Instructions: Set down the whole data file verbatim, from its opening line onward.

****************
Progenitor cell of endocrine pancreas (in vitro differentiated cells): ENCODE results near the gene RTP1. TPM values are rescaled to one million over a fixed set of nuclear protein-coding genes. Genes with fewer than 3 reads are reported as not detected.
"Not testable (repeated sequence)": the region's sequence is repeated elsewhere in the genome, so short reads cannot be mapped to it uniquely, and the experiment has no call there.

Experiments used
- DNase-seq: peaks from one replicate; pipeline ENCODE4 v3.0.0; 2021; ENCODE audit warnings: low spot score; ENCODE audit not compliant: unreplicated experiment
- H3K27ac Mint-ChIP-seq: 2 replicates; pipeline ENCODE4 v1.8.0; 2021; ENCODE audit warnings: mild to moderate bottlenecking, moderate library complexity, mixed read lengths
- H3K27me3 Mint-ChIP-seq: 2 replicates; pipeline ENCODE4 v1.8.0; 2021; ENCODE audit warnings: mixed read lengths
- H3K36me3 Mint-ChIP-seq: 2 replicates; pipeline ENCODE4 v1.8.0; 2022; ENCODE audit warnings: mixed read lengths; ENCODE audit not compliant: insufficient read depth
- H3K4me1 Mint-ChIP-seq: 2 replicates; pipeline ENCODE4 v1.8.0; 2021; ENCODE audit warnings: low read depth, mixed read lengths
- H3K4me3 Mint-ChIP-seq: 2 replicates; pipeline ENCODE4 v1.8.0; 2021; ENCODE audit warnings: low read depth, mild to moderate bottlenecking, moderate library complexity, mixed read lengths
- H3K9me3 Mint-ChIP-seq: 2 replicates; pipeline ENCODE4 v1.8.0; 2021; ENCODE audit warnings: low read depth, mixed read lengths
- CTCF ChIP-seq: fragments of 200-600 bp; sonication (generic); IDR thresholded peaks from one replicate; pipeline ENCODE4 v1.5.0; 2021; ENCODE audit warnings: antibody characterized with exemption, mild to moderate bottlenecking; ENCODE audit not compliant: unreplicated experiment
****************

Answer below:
Progenitor cell of endocrine pancreas (in vitro differentiated cells): ENCODE results near the gene RTP1. TPM values are rescaled to one million over a fixed set of nuclear protein-coding genes. Genes with fewer than 3 reads are reported as not detected.
"Not testable (repeated sequence)": the region's sequence is repeated elsewhere in the genome, so short reads cannot be mapped to it uniquely, and the experiment has no call there.

Experiments used
- DNase-seq: peaks from one replicate; pipeline ENCODE4 v3.0.0; 2021; ENCODE audit warnings: low spot score; ENCODE audit not compliant: unreplicated experiment
- H3K27ac Mint-ChIP-seq: 2 replicates; pipeline ENCODE4 v1.8.0; 2021; ENCODE audit warnings: mild to moderate bottlenecking, moderate library complexity, mixed read lengths
- H3K27me3 Mint-ChIP-seq: 2 replicates; pipeline ENCODE4 v1.8.0; 2021; ENCODE audit warnings: mixed read lengths
- H3K36me3 Mint-ChIP-seq: 2 replicates; pipeline ENCODE4 v1.8.0; 2022; ENCODE audit warnings: mixed read lengths; ENCODE audit not compliant: insufficient read depth
- H3K4me1 Mint-ChIP-seq: 2 replicates; pipeline ENCODE4 v1.8.0; 2021; ENCODE audit warnings: low read depth, mixed read lengths
- H3K4me3 Mint-ChIP-seq: 2 replicates; pipeline ENCODE4 v1.8.0; 2021; ENCODE audit warnings: low read depth, mild to moderate bottlenecking, moderate library complexity, mixed read lengths
- H3K9me3 Mint-ChIP-seq: 2 replicates; pipeline ENCODE4 v1.8.0; 2021; ENCODE audit warnings: low read depth, mixed read lengths
- CTCF ChIP-seq: fragments of 200-600 bp; sonication (generic); IDR thresholded peaks from one replicate; pipeline ENCODE4 v1.5.0; 2021; ENCODE audit warnings: antibody characterized with exemption, mild to moderate bottlenecking; ENCODE audit not compliant: unreplicated experiment